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Sep 12, 2019

Thank you from Miss Ramthangi!

FEP Graduate
FEP Graduate

Mis Ramthangi is a recent graduate who has benefitted from the support of Health and Hope's Feedom to Education Programme. This is her story... 

"My parents had six children, three girls and three boys. We lived in a very small village called Pasaitlah, which is near Lailenpi, in Chin state of Burma. I studied in my village from class 1 to class 8. As there is no high school in my village I had to take my class 9 and 10 in Lailenpi. As we are poor family and my parents cannot send me to a good school, I failed my class 10 in the first year. I was so hopeless when I failed. On top of that I got health problem.

As my health was not good, I could not continue my studies and I dropped out for one year. However, I dearly wanted to continue my school again but that year we faced lots of financial problem, and I had to carry food from my village weekly by foot which is 8-9 hours journey. My parents did have not enough money that year for tuition fees, or for the problem I had with my eyes. It was impossible to get a medical checkup. Later on my eye sight became worse and I could not even see the blackboard.

After struggling for a further three years I was able to pass my class 10. One side is full of happiness and another side sadness followed me because there was no money to continue to study, and as all the universities are located in the city, it takes one week to reach there and lots of money is needed for travel.

The time when I and all my family were hopeless, I heard a very good news from Dr Sasa that he wanted to help those who passed class 10 to take further study in India. I came for an interview and I was selected to be a student of Freedom to Education Project (FEP) run by Health and Hope Myanmar. All of the selected students signed and promised to come back to our country and work for our people. I have a very strong desire to work for my people and with the help of Dr Sasa I continued studying in college in Shillong, India.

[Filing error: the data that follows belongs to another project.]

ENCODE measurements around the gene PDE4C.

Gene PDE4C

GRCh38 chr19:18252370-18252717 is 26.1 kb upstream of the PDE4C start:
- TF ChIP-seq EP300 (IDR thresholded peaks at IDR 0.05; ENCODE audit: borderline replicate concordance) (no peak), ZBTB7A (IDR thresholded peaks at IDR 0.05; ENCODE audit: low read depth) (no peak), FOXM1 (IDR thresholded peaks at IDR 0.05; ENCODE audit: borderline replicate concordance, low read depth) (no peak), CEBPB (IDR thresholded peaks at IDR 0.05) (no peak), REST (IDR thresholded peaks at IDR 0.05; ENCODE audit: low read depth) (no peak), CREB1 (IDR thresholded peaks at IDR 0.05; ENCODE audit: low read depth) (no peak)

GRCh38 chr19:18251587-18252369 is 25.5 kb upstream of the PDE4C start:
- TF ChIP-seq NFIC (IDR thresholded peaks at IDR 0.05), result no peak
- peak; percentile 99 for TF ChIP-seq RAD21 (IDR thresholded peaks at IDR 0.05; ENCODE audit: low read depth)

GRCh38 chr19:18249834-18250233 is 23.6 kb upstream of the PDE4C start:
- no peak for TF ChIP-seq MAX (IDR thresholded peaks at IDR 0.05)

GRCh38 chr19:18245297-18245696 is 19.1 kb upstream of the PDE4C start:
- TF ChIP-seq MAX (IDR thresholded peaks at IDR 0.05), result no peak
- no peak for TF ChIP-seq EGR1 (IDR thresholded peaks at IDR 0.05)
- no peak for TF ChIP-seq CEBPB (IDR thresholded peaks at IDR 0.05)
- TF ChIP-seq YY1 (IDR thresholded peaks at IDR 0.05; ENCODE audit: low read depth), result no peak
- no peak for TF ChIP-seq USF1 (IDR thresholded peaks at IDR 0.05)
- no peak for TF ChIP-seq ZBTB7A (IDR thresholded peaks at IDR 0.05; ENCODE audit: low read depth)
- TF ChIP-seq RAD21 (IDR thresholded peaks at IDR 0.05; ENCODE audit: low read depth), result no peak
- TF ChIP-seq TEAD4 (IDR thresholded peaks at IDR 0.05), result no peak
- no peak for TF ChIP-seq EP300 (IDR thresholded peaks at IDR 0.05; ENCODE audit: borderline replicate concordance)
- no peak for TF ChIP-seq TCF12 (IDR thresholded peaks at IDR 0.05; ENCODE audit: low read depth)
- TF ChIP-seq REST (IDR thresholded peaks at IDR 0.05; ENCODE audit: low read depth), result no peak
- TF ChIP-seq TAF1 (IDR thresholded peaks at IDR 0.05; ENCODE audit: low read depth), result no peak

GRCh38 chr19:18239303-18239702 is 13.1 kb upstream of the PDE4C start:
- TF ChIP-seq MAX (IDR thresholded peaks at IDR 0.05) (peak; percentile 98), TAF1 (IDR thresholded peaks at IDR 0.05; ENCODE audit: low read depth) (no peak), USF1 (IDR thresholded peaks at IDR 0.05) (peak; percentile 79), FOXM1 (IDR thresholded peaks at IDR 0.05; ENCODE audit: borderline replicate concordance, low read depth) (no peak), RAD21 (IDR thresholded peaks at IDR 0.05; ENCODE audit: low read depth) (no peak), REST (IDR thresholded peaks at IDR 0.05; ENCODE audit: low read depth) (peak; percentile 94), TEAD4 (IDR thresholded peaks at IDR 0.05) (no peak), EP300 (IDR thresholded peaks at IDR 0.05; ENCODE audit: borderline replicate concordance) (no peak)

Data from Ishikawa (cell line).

After this, I was able to get a job working in a government hospital as a technician in Chin state. Without Health and Hope this would not have been possible. It is only because of the hard work and the effort of my parents and Health and Hope, that my life is beautiful and I am so proud of who I am today."

 

Thank you so much for your support of this project - it really is making such a difference! 

Sep 12, 2019

A fantastic start to Education for All!

2019 Students and teachers
2019 Students and teachers

At the end of June, the first students arrived in Lailenpi to enrol in the newly launched Education for All project. Over 100 youth from surrounding villages, who have previously failed their Year 10 exams, signed up to receive tutoring for the next ten months at the recently built Health and Hope Training Centre.

The project was piloted last year, supporting 202 students part-time, who were studying in two schools in Lailenpi town. The team focused on providing additional tutoring in English, Maths, Physics and Biology.  The Year 10 exam results are just out and there was a significant improvement...

As a result of the pilot project, 24% of students passed their exams compared to under 10% two years ago. The 2019 result means that an additional 21 students passed the Year 10 exam in comparison to 2018. Whilst the pass rate in Chin State continued to be the lowest for the whole country, students in Lailenpi achieved a 4% higher pass rate than the state average (20%), with the highest state in the country achieving 37%. For a remote rural town, this is a significant achievement, almost matching the pass rate of students from the state capital, Hakha.